Very rarely do I turn something in to an analyst or client and say “There it is, it’s done, it’s good.” Usually, I’m asking them what they think. I’m not going to get offended if they don’t like it. I spent four years in art school getting my personal work torn to shreds, I can handle constructive criticism.
D: That’s the challenge of balancing the creative with the technical, right?
B: I think so. About 30 to 40 percent of the work is on the creative side right now. The rest is mostly landing page and banners. For banner ads, you have to make about six different sizes, in [Adobe] Illustrator, primarily. Landing pages don’t take that much time. Unbounce is great. If I were coding all those by hand like a maniac…
I will always enjoy the more heady, creative projects. But for now, it’s a good balance. Sometimes, I don’t want to work on something so open-ended. I want to sit down, put on headphones, and make some ads.
D: So if it were purely creative…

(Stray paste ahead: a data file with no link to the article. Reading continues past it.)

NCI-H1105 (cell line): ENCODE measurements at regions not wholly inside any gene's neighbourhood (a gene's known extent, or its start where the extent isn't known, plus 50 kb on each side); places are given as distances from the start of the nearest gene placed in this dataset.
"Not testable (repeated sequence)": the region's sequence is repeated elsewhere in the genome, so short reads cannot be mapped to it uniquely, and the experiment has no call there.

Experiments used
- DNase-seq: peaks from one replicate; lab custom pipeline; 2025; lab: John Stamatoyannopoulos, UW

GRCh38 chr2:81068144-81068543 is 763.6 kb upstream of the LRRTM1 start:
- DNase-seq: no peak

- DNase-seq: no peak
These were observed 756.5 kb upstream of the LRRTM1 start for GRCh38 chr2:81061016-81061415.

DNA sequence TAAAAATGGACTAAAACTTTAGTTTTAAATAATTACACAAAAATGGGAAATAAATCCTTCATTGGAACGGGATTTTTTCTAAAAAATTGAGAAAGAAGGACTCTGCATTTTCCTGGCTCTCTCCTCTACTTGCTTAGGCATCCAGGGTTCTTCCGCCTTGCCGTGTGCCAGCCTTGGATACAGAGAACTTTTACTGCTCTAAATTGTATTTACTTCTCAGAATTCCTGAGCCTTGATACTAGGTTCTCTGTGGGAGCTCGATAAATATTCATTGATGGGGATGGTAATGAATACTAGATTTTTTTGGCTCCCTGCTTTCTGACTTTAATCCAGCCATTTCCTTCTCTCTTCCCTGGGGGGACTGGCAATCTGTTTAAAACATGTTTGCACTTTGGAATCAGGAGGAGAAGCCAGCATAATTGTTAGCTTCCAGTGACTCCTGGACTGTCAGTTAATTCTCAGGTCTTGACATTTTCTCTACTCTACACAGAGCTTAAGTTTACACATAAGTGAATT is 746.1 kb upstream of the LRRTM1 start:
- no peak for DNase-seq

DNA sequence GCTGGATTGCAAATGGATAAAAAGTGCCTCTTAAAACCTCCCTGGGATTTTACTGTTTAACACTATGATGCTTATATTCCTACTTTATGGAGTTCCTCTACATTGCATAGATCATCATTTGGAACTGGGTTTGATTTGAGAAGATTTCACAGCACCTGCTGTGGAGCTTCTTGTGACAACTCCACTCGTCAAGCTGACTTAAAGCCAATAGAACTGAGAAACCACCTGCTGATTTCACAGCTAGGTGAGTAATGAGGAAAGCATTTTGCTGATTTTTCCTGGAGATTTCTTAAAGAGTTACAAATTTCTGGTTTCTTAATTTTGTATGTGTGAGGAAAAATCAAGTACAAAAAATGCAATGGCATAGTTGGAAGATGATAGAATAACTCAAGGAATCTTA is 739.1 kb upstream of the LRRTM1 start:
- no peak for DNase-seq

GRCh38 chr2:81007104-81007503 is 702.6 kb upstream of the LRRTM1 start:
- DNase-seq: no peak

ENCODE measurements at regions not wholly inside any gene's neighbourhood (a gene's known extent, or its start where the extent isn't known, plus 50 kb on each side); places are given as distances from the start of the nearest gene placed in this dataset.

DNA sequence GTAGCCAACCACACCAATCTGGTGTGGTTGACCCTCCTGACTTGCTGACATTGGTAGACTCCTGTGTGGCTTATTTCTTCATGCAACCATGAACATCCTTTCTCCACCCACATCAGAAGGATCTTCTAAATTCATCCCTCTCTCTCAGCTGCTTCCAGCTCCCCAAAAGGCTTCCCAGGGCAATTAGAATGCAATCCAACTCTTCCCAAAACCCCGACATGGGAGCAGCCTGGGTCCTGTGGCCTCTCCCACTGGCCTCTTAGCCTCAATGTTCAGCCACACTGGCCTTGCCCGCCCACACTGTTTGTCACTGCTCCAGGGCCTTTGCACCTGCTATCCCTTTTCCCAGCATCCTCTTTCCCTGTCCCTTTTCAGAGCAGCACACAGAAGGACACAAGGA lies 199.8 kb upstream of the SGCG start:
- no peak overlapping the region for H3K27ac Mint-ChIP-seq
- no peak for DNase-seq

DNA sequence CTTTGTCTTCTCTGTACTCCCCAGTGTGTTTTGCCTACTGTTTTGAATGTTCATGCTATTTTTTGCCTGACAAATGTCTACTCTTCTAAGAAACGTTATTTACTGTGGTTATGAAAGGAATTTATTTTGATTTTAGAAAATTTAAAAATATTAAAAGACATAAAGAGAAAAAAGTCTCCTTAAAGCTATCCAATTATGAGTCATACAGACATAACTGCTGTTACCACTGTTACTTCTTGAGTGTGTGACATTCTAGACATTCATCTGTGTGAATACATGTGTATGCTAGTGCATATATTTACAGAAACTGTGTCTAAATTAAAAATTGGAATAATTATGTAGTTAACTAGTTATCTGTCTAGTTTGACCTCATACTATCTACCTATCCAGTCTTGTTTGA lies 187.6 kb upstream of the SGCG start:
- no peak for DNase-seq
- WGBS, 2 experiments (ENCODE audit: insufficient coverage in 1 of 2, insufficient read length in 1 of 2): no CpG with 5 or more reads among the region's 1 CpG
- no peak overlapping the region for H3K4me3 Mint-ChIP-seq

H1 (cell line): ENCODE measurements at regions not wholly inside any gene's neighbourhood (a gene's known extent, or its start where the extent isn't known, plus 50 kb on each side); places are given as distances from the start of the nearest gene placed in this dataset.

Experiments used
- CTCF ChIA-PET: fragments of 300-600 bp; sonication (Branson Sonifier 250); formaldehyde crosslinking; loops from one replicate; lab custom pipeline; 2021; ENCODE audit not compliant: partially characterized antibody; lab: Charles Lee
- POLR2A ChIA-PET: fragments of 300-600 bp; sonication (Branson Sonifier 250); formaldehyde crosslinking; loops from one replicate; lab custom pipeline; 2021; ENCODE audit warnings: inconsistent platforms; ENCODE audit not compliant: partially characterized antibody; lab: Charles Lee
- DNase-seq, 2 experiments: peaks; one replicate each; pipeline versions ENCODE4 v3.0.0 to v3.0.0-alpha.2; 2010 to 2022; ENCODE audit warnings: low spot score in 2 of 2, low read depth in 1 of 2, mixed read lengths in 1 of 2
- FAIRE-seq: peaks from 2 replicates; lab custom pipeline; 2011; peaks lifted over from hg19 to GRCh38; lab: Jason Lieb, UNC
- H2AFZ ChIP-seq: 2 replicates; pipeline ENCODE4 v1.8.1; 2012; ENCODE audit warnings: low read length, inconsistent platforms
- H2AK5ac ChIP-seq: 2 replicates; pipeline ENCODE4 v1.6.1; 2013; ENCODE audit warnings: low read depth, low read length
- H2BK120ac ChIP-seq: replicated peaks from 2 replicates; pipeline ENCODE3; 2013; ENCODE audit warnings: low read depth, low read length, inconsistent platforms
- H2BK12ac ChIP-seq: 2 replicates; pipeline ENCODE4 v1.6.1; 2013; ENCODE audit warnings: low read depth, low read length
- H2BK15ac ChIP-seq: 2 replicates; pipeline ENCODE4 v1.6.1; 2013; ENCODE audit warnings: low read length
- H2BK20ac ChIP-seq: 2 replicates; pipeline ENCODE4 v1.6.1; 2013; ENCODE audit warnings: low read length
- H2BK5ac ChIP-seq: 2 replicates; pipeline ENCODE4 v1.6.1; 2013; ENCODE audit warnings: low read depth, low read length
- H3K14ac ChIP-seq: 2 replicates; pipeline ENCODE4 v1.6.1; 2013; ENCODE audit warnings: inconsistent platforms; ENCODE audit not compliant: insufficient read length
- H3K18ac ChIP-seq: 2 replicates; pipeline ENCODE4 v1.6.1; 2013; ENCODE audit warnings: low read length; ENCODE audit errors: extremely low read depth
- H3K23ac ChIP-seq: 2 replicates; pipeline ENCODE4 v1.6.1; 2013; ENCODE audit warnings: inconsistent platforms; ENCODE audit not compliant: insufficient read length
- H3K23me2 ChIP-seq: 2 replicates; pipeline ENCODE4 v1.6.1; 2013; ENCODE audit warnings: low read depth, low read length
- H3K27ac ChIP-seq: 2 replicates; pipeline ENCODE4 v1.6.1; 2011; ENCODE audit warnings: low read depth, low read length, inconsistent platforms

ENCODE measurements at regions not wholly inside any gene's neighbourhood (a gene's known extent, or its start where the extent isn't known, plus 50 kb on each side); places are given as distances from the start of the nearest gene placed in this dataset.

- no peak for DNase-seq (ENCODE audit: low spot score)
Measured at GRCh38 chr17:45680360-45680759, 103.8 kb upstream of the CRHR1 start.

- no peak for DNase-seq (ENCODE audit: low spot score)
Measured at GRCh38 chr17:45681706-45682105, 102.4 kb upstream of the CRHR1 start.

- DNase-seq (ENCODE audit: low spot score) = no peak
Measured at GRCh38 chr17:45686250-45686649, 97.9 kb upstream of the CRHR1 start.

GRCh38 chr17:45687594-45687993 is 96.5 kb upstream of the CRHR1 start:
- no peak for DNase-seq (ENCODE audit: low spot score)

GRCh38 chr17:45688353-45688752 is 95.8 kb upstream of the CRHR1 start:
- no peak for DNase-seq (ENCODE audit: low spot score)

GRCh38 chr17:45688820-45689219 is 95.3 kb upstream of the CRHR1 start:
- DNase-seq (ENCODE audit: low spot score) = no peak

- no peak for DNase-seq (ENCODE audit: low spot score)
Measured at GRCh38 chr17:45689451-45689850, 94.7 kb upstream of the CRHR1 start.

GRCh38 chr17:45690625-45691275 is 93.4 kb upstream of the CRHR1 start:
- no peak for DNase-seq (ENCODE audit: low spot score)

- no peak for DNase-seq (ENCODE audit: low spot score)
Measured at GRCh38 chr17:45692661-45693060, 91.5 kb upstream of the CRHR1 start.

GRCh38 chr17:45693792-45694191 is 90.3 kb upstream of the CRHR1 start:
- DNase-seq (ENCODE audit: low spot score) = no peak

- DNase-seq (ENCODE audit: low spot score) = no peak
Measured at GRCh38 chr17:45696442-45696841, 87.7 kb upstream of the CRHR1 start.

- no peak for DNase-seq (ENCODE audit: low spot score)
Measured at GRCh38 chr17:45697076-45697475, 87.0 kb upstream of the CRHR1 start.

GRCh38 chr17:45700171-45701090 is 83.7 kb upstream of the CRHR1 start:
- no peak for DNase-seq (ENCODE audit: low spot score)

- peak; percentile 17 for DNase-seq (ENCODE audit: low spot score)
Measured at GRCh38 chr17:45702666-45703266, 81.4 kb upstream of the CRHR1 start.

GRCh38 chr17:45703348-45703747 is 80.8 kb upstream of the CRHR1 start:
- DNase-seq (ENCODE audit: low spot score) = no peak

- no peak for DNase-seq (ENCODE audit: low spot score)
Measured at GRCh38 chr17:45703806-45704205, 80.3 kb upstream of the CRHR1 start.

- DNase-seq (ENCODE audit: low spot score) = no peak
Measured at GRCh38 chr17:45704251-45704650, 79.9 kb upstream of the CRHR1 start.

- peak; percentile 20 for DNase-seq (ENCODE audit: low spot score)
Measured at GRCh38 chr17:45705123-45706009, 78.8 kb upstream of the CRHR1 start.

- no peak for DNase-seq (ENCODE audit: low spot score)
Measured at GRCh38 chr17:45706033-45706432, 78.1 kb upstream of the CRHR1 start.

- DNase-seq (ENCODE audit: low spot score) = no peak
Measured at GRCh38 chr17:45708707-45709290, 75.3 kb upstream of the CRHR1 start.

B: I might get more burnt out more quickly, which is probably why I haven’t so far.
D: You probably have other creative friends. Do they ask you about your job? Do you feel proud of the work you do?
B: When I was in the middle of my college career, a lot of people would say, “I’m never selling out. I’m going to make art for the rest of my life, and do my own series, and go in this gallery and that one,” and they quickly realize it’s not easy to make that lifestyle financially sustainable.
I’m grateful and proud to be doing work that is creatively stimulating, to be honing my skills every day. It’s improved the quality of my creative pursuits outside of Workshop.
I’m extremely proud to say I work as a graphic designer at this company. I love making stuff, and every day I come to work and I make stuff, whether that’s a goofy video for Workshop or simple banner ads.
If this were a very buttoned-up place, I might not enjoy it as much. But I love doing the work I’m doing because of the place I’m doing it in and the people I’m doing it with.